Professor Barry Jackson Retires After 30 Years

After three decades of service on the faculty of Pittsburgh Theological Seminary, the Rev. Dr. Byron “Barry” Jackson retired in June 2017. Upon his retirement, the Seminary named him dean emeritus of the faculty and Louise and Perry Dick Professor Emeritus of Education.

Jackson began teaching at the Seminary in 1986 in the area of church education and was installed as the first occupant of the Louise and Perry Dick Chair in Education in 1993. In addition to his service on the faculty and as vice president for academic affairs and dean of faculty from 2005-2016, he also served as director of field education from 1986-2007.

“Pittsburgh Theological Seminary is, without a doubt, a better place today because of Barry Jackson’s dedication to students and colleagues and the work of theological education. Barry’s deep knowledge of PTS–its history, students, staff, and faculty–is rooted in his decades of leadership and tireless commitment to the institution. I join many others in being grateful to be able to call Barry a colleague and a friend,” says the Rev. Dr. Heather Hartung Vacek, vice president for academic affairs and dean of faculty and associate professor of church history.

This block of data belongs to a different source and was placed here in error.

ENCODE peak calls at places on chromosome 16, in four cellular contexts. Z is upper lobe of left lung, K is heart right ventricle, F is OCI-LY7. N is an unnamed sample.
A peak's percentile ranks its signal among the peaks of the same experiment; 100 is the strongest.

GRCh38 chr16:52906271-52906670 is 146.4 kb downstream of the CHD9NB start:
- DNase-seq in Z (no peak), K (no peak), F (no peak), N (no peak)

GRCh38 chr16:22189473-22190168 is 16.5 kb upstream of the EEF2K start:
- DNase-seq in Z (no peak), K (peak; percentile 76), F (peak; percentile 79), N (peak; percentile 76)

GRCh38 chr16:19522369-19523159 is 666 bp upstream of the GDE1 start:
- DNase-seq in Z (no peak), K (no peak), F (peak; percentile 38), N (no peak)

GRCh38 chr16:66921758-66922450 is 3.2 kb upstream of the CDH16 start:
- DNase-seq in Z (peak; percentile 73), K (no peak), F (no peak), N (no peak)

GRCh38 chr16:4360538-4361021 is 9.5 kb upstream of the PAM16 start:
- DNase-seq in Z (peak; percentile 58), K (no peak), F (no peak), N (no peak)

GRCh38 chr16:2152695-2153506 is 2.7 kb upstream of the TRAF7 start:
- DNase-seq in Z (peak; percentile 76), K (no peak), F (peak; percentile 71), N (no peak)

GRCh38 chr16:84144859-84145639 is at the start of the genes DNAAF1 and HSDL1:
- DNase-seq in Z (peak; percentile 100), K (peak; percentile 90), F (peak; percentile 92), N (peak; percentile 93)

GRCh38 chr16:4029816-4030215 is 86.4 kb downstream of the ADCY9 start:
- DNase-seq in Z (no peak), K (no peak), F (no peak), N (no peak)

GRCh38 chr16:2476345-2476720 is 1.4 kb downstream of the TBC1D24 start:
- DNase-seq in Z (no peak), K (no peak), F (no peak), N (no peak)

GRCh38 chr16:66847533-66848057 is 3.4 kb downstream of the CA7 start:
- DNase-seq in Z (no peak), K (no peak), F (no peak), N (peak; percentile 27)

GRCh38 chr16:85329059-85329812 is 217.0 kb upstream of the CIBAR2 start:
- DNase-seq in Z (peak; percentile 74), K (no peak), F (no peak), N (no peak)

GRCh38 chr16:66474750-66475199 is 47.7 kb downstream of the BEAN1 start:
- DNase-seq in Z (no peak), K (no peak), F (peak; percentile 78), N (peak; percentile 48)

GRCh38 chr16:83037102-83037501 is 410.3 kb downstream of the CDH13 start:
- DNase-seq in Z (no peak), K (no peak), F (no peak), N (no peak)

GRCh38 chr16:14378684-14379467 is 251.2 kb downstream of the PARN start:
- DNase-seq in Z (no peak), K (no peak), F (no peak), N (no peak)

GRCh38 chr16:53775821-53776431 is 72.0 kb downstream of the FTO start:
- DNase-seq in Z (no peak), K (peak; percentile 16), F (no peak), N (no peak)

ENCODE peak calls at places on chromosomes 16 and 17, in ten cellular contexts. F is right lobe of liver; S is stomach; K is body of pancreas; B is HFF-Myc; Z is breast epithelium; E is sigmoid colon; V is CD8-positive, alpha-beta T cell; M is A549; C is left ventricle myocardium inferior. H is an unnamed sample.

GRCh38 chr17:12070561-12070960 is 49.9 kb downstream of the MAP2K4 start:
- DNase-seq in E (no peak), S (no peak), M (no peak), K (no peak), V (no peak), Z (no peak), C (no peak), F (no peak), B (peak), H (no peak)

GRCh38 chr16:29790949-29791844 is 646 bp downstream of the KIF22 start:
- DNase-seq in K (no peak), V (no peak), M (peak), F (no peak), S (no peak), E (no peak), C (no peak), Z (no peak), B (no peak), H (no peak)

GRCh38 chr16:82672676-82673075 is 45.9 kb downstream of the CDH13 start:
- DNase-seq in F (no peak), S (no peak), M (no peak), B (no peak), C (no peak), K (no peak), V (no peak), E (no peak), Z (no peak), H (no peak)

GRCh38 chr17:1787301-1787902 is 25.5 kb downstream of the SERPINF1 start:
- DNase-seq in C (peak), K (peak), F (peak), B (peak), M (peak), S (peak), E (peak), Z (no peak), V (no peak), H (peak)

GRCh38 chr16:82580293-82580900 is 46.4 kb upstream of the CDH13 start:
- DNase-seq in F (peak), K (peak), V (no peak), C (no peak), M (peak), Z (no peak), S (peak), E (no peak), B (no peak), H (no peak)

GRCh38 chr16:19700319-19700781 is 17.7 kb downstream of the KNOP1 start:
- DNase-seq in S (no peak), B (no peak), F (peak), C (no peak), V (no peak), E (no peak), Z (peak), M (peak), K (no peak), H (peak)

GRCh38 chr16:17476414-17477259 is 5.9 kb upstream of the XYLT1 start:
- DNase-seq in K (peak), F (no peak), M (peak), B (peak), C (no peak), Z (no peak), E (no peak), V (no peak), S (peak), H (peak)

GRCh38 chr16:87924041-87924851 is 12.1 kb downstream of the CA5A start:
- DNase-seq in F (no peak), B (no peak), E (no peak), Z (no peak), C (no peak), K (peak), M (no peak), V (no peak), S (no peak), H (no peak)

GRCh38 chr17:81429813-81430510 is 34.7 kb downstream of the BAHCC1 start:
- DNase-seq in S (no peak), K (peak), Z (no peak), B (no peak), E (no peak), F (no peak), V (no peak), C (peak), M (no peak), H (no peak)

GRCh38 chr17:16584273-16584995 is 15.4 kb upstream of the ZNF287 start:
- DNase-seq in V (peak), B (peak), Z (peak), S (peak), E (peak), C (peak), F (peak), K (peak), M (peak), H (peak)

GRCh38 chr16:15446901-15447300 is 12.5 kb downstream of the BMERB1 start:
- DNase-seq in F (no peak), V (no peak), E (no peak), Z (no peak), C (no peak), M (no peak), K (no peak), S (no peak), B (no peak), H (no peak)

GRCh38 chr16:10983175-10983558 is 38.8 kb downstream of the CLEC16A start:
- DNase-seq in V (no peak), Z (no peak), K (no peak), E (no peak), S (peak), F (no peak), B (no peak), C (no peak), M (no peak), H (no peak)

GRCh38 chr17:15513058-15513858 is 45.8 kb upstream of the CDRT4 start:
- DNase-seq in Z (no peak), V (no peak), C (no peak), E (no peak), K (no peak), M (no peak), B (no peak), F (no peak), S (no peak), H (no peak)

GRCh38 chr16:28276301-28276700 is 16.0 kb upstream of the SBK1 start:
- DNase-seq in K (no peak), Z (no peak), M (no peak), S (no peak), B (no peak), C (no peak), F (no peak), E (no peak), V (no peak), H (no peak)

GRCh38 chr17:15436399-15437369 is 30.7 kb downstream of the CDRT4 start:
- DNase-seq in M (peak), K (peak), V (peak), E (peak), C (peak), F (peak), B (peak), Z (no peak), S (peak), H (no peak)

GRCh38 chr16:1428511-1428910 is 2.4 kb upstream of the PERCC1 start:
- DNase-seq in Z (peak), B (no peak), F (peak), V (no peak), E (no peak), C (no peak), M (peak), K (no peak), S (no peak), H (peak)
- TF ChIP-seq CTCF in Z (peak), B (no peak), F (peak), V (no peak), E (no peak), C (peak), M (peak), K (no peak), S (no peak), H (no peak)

For the last three decades, both as a professor, administrator, and ordained PC(U.S.A.) minister of Word and Sacrament, Jackson has facilitated students’ exploration of ways people learn through reflection on their experiences in ministry. In the classroom, he has taught on congregational dynamics, faith perspectives, teaching methods, program administration, and education theory. His teaching and leadership at PTS have been informed by his prior pastoral service to congregations in North Carolina and Kentucky, as well as his experience working on the staff of the PC(U.S.A.)’s General Assembly.

Jackson’s most recent research interest focuses on ministries to immigrant communities, particularly those in the U.S. and Europe—an interest he plans to develop further in his retirement.

Jackson received his bachelor’s from Randolph-Macon College, M.Div. from Union Theological Seminary in Virginia; and Ed.D. from Columbia University. He has served on the board of the Presbyterian School of Christian Education and on the steering committee of the Association for Theological Field Education.